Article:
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Publication numberUS5206027 A
Publication typeGrant
Application numberUS 07/927,723
Publication dateApr 27, 1993
Filing dateAug 11, 1992
Priority dateSep 13, 1990
Fee statusPaid
Publication number07927723, 927723, US 5206027 A, US 5206027A, US-A-5206027, US5206027 A, US5206027A
InventorsHiroshi Kitaguchi
Original AssigneeFuji Photo Film Co., Ltd.
Export CitationBiBTeX, EndNote, RefMan
External Links: USPTO, USPTO Assignment, Espacenet
Amphipathic compound and liposome comprising the same
US 5206027 A
Abstract
An amphipathic compound, which includes a succinic acid moiety and an amino acid moiety and is designed so as to form a stable unilayer liposome, and a negatively charged liposome comprising said amphipathic compound as a membrane-component are disclosed. The amphipathic compound of the present invention gives liposomes which minimize the leakage of a drug encapsulated therein and scarcely undergo association, aggregation or precipitation.
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Claims(4)
What is claimed is:
1. A compound represented by formula (I), (II) or (III): ##STR26## wherein R1 and R2 each represents a straight chain or branched alkyl or acyl group having 8 to 24 carbon atoms, which has or does not have substituents or unsaturated groups;
R3n, R3(n+1), R3m and R3(m+1) each represents a side chain residue of an α-amino acid;
m represents an integer of from 0 to 5;
n is an integer of from 1 to 5;
the compound is racemic or optically active and the terminal carboxyl group may form a salt with a cation.
2. The compound of claim 1, wherein R1 and R2 each are a dodecyl group, a tetradecyl group, a hexadecyl group, a myristoyl group or a palmitoyl group.
3. The compound of claim 1, wherein m is 0, 1, 2, or 3 and n is 1, 2 or 3.
4. A liposome consisting essentially of a compound selected from the group consisting of the compounds of formula (I), (II) and (III) of claim 1.
Description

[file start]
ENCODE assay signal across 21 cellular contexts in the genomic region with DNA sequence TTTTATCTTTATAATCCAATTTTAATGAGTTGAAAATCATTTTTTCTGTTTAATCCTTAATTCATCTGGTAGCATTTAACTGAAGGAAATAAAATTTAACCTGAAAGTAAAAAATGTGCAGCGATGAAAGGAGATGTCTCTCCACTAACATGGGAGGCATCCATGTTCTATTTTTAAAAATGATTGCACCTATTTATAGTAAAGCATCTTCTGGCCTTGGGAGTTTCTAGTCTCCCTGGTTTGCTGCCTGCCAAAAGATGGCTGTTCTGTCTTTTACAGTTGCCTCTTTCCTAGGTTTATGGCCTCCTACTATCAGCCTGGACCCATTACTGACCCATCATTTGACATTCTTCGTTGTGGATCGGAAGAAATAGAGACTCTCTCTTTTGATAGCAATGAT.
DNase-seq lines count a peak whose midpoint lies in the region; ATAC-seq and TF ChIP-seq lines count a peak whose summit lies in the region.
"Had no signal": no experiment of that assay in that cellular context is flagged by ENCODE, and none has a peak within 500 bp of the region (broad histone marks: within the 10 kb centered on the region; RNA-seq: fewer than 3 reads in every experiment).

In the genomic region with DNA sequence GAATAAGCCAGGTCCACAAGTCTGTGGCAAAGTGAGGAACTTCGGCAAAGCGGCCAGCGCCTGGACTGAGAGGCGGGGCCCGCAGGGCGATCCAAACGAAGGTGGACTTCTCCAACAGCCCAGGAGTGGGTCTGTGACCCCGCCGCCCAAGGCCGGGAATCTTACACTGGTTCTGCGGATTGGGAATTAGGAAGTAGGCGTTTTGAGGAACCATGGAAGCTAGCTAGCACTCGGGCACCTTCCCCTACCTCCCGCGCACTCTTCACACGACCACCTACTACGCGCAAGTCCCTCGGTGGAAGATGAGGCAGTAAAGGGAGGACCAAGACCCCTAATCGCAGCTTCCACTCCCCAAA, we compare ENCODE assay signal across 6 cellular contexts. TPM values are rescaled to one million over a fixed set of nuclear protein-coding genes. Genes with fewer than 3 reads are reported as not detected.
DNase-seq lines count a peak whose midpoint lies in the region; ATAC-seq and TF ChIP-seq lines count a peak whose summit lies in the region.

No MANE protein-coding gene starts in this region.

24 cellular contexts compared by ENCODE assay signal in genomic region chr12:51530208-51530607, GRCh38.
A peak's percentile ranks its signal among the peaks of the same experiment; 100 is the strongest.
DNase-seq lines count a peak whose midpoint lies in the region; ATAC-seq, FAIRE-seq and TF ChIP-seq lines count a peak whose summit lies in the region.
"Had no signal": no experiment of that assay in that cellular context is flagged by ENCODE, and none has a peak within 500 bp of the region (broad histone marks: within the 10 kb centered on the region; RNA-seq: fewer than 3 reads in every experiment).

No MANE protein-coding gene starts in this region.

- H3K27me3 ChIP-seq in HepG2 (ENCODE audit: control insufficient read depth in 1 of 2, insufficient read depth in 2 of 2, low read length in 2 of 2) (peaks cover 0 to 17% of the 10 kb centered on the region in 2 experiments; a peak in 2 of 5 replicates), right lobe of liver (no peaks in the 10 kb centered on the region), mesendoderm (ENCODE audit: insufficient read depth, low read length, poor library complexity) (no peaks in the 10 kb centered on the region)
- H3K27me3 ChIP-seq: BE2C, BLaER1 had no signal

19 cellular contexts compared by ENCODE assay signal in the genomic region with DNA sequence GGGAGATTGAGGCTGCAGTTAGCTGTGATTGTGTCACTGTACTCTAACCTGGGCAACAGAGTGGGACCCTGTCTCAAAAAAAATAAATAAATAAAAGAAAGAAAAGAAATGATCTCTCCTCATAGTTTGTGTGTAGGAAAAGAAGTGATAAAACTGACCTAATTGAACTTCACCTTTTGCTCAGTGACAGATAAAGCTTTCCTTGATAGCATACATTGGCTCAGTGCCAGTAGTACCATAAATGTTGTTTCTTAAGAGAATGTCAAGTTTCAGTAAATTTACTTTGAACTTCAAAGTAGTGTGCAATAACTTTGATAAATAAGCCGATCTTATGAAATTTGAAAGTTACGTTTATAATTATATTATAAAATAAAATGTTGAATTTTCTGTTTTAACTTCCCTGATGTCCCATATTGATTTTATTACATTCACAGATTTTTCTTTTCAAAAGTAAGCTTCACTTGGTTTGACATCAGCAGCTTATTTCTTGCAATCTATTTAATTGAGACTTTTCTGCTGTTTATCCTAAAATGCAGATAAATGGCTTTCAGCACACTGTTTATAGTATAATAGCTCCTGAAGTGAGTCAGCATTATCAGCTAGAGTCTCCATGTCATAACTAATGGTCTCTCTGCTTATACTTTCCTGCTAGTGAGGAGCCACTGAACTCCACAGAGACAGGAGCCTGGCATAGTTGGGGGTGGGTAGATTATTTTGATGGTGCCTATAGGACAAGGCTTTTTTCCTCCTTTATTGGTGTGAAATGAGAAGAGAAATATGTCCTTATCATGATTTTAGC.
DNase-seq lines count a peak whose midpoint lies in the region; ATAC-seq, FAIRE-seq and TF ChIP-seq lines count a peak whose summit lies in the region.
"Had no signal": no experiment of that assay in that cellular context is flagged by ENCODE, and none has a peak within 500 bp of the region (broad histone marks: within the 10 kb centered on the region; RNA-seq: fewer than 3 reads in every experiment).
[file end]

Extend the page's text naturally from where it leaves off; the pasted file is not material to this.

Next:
This is a continuation of application No. 07/757,374 filed Sep. 10, 1991, now abandoned.

FIELD OF THE INVENTION

The present invention relates to an amphipathic compound which includes a succinic acid moiety and an amino acid moiety and is designed so as to form a stable unilayer liposome, and a negatively charged liposome comprising said amphipathic compound as a membrane component.

BACKGROUND OF THE INVENTION

Liposomes are lipid bilayer vesicles. Because it is believed that natural biomembranes have a lipid bilayer structure, liposomes have been used widely as models of biomembranes as in studies on the physicochemical properties thereof. Further, liposomes have been employed as carriers for transporting substances into living organisms, because various substances can be enclosed within the internal aqueous phase or within the membrane of the liposomes and liposomes can fuse with cells or become incorporated into cells.

Thus, liposomes have been used extensively in research, for example, in biology, medicine and pharmacology. Attempts have been made to use liposomes as a carrier for transporting enzymes or carcinostatic substances, for immunological purposes, for achieving mutual interactions with cells or as a drug delivery system.

Although liposomes are widely applicable as described above, liposomes often are disadvantageous because of a rigid membrane structure.

That is to say, it is observed frequently that the orientation of the membrane of a liposome is disordered by a chemical or physical change in the lipids constituting the membrane. As a result, liposomes suffer from leakage of contents or the association or aggregation with other liposomes, resulting in precipitation.

To overcome the disadvantages, attempts have been made to form vesicles using synthetic amphipathic compounds imitating natural phospholipids (refer to, for example, "Liposome", Nojima, Sunamoto and Inoue, (Nankodo), chap. 8). However none of the amphipathic compounds is satisfactory as a drug carrier with a stable vesicle or which is non-toxic.